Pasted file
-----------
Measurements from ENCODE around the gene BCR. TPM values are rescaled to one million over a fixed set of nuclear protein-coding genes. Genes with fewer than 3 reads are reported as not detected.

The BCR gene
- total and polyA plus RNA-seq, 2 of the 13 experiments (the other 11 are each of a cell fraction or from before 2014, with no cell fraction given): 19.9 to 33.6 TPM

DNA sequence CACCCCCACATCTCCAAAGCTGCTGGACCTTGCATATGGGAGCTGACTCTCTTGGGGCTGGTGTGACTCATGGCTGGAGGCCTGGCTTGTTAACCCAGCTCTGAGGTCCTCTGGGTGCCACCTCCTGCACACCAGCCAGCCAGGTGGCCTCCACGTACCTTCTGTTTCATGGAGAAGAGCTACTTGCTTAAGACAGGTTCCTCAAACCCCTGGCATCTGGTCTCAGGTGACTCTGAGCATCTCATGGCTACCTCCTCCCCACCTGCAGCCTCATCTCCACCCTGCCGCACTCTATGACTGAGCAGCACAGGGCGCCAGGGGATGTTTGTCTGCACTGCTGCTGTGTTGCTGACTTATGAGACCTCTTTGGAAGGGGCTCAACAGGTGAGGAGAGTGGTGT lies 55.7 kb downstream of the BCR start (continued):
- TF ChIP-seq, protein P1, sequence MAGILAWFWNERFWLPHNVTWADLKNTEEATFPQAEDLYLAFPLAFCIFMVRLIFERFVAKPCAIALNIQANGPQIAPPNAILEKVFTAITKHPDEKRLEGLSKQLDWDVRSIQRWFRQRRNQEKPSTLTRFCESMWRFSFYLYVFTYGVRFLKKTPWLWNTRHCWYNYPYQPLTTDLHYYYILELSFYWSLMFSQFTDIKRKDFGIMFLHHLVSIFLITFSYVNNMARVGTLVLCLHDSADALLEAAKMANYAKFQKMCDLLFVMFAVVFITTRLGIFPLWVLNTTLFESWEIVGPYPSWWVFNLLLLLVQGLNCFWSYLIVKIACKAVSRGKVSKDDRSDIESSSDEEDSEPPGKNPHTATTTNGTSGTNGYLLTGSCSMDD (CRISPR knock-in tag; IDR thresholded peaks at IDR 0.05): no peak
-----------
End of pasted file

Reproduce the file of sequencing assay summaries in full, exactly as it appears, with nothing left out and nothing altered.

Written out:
Measurements from ENCODE around the gene BCR. TPM values are rescaled to one million over a fixed set of nuclear protein-coding genes. Genes with fewer than 3 reads are reported as not detected.

The BCR gene
- total and polyA plus RNA-seq, 2 of the 13 experiments (the other 11 are each of a cell fraction or from before 2014, with no cell fraction given): 19.9 to 33.6 TPM

DNA sequence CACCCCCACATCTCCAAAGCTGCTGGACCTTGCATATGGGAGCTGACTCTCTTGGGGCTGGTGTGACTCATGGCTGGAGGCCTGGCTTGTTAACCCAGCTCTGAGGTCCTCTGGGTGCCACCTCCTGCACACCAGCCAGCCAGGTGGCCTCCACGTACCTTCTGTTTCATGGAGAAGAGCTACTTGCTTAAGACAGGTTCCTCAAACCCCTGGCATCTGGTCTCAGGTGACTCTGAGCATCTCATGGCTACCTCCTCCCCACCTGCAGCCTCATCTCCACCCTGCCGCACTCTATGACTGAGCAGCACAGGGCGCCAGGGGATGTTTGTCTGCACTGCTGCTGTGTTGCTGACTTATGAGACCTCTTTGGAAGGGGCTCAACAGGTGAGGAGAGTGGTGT lies 55.7 kb downstream of the BCR start (continued):
- TF ChIP-seq, protein P1, sequence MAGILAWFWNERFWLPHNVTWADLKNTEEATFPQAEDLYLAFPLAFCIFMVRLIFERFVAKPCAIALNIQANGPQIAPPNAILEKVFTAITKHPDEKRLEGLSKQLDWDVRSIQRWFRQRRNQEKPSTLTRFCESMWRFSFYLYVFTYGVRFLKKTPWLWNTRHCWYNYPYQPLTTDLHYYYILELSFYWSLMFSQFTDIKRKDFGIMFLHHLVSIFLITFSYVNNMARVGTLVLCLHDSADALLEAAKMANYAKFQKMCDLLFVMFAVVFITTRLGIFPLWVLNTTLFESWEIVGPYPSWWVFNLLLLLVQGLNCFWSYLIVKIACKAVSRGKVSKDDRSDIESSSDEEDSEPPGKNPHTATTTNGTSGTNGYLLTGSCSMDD (CRISPR knock-in tag; IDR thresholded peaks at IDR 0.05): no peak